5 Surprising Things You Learn From Attending A Music Festival Alone

For decades, music festivals have allowed American youth to experience live music and feel connected to one another – alongside ample drugs and alcohol, of course. They’re a time traditionally saved for close friends to experience together, strengthening bonds to the sound of sweet classic rock, or even creating raging dance parties in EDM mosh-pits. The collective excitement truly is one of a kind.

A few weekends ago, I did something taboo…I attended Austin’s two-weekend festival, Austin City Limits, very much alone. Among a sea of teenagers drinking vodka out of water bottles, trendy young women with matching flash tats, and rows of weekend warriors passing around whatever drugs they could find, I stood by myself – feeling pretty old and well, lame.

But despite all of that, there were lot of beautiful benefits to my solo concert experience, and as the weekend ended, I was pretty grateful for it all. Ever wonder what will happen if you wander onto the concert scene solo? Here are a few things to look out for:

1. You’ll make concert friends.

Concert friends are always a nice surprise. You are both brought there under a united purpose, so it’s pretty easy to find common ground with these strangers. When you’re alone at a show, it becomes that much more important to put yourself out there and talk with your neighbors.

And people are pretty into it! This weekend, I made a friend during Brand New’s set when we both complained about pushy tall people at concerts without any self-awareness or concern for others in the crowd.

I feel like festivals are partly designed strategically to bring people together through music – given all that I’ve learned about Woodstock back in the day. Why not use one for its intended purpose and make some new connections!

  1. Your being alone will make people uncomfortable.

Not everyone jumped at the chance to be my friend. In fact, many of the younger festival goers seemed downright uncomfortable to see me dancing around alone! I almost felt embarrassed at first during Cherub’s concert, tempted to mumble something about meeting my friends later – before realizing that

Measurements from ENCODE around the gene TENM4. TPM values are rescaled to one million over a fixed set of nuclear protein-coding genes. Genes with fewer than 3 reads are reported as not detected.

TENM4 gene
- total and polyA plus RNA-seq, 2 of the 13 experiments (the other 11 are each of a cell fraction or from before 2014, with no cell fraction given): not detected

I didn’t need to justify being there.

I understand the fear: I can’t imagine attending anything alone in high school, let alone an event as big as a music festival. Social expectations aside, I think I would have just been afraid something would happen.

College and big girl life has forced me into countless exercises in solitude: grocery shopping, getting coffee, commuting to work, running outside – you name it! If nothing else, seeing how strange some people felt about my lack of friends showed me how much I’ve grown. I love being alone! Some of my most cherished moments recently have come when my roommates are all out, and I have the house to myself. Learning to be comfortable with yourself is a huge part of growing up, and it feels good to exercise that.

  1. You should leave the big bags at home.

Here was my major mistake: bringing a giant backpack. Unable to rely on the thoughtfulness of my friends, I packed sunscreen, extra clothes, hidden snacks, extra water, blankets to sit on and even a book in case one show was really a snooze. Yet, the moment the baseline of “Doses and Mimosas” began, and my backpack thumped against my back with every dance move, I knew I messed up big time.

I assumed I wouldn’t be dancing since I had no friends, but I think that made me stand out more! Really, who stands with their arms folded during a concert!?

If I had to do it again, I’d ditch the backpack for something small, and dance my little heart out. There is no stronger way of owning your aloneness than really letting loose. And once I did (albeit with my huge backpack hitting the people behind me), I made some friends who were also flying solo.

  1. You should try out some new bands.

Music festivals are unique in that they bring together dozens of different acts, vendors, food options and people. When there’s no band you want to see, there is always something to explore or fancy lunch option to try.

Personally, eating alone makes my meals go way faster, and during a free hour, I downed my fish tacos in 15 minutes. Instead of talking with a friend or sitting around like I may have done, I walked to the closest stage and listened to a new band.

The group I discovered was BLESSED, an all-female gospel group from Houston that really knew how to sing. I definitely would have avoided gospel music normally, but when I had nowhere else to be, they took me by surprise!

  1. You probably won’t drink alone.

Obviously alcohol comes in steady supply at festivals, especially in Texas, as fans can still somehow bake away in the heat when it’s October! Yet, for me, much of the appeal of throwing a few back disappears when I’m doing it alone. Not to mention, it’s just dangerous!

While I’ll admit to nursing the same beer through a few shows (after realizing I don’t know what to do with my hands while dancing without a drink), I didn’t drink once. Losing this sense of collective community and fun that friends bring to a music festival was really surprising, and probably the part of the weekend, that I was least prepared for.

Though attending Austin City Limits alone had its ups and downs, I would recommend the experience! Doing anything social alone can really teach you about yourself and show common social acts in a new light. For myself, I walked away from the weekend knowing how much fun can be found in small moments with strangers and how music sounds way different and more personal without anyone around to distract me.

Featured image via Wendy Wei on Pexels


  1. Lovely! I’m a solo festival goer and I love the experience! However, I have recently found a website (www.lifekiy.com) where you can connect and join festivals with other solos 🙂 Seems fun!


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